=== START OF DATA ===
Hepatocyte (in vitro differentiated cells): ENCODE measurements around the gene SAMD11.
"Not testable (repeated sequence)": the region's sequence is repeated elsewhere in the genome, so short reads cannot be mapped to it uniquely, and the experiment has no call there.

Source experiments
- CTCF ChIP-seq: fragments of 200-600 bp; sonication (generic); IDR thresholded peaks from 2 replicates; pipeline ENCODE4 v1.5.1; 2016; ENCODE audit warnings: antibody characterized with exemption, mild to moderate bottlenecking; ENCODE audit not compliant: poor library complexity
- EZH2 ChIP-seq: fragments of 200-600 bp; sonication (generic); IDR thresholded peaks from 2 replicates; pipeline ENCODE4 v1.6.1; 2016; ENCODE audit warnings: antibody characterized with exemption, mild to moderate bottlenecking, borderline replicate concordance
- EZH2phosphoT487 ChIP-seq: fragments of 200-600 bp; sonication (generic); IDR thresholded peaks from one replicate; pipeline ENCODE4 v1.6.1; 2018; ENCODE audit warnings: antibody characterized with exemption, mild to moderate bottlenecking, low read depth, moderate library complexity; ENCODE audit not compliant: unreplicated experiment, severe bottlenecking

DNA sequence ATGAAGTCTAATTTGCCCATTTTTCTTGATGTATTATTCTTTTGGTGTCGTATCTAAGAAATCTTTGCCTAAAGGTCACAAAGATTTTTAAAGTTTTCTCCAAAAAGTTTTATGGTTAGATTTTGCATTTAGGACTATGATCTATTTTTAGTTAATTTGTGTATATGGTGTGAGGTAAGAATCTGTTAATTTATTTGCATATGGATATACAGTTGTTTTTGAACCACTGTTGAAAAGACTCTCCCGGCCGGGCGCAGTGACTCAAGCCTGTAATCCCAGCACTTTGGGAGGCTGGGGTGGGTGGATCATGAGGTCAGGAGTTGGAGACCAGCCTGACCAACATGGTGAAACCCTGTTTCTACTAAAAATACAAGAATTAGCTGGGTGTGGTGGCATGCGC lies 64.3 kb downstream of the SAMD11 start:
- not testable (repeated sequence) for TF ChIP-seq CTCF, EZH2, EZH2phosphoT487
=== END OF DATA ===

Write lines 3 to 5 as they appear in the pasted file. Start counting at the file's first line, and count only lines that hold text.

Source experiments
- CTCF ChIP-seq: fragments of 200-600 bp; sonication (generic); IDR thresholded peaks from 2 replicates; pipeline ENCODE4 v1.5.1; 2016; ENCODE audit warnings: antibody characterized with exemption, mild to moderate bottlenecking; ENCODE audit not compliant: poor library complexity
- EZH2 ChIP-seq: fragments of 200-600 bp; sonication (generic); IDR thresholded peaks from 2 replicates; pipeline ENCODE4 v1.6.1; 2016; ENCODE audit warnings: antibody characterized with exemption, mild to moderate bottlenecking, borderline replicate concordance